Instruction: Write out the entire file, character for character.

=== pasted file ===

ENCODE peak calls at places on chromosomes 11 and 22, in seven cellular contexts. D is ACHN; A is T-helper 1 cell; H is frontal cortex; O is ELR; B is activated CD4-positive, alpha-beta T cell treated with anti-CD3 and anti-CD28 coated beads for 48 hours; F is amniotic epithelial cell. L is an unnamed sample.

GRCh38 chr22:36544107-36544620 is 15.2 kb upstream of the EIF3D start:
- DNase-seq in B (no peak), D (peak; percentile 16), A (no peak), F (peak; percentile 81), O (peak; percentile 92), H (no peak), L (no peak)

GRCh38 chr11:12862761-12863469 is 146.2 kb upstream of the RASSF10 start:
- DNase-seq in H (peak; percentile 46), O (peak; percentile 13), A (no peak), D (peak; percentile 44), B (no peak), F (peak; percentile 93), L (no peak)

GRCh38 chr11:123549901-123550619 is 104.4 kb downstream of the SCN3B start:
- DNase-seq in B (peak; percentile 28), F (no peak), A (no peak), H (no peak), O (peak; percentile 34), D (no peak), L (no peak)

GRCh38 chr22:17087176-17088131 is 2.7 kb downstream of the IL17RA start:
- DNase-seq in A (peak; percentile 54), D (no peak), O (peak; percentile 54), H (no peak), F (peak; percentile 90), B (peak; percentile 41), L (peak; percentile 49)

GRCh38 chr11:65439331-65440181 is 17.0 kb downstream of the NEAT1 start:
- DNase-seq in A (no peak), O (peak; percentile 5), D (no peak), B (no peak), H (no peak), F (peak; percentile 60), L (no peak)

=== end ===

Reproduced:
ENCODE peak calls at places on chromosomes 11 and 22, in seven cellular contexts. D is ACHN; A is T-helper 1 cell; H is frontal cortex; O is ELR; B is activated CD4-positive, alpha-beta T cell treated with anti-CD3 and anti-CD28 coated beads for 48 hours; F is amniotic epithelial cell. L is an unnamed sample.

GRCh38 chr22:36544107-36544620 is 15.2 kb upstream of the EIF3D start:
- DNase-seq in B (no peak), D (peak; percentile 16), A (no peak), F (peak; percentile 81), O (peak; percentile 92), H (no peak), L (no peak)

GRCh38 chr11:12862761-12863469 is 146.2 kb upstream of the RASSF10 start:
- DNase-seq in H (peak; percentile 46), O (peak; percentile 13), A (no peak), D (peak; percentile 44), B (no peak), F (peak; percentile 93), L (no peak)

GRCh38 chr11:123549901-123550619 is 104.4 kb downstream of the SCN3B start:
- DNase-seq in B (peak; percentile 28), F (no peak), A (no peak), H (no peak), O (peak; percentile 34), D (no peak), L (no peak)

GRCh38 chr22:17087176-17088131 is 2.7 kb downstream of the IL17RA start:
- DNase-seq in A (peak; percentile 54), D (no peak), O (peak; percentile 54), H (no peak), F (peak; percentile 90), B (peak; percentile 41), L (peak; percentile 49)

GRCh38 chr11:65439331-65440181 is 17.0 kb downstream of the NEAT1 start:
- DNase-seq in A (no peak), O (peak; percentile 5), D (no peak), B (no peak), H (no peak), F (peak; percentile 60), L (no peak)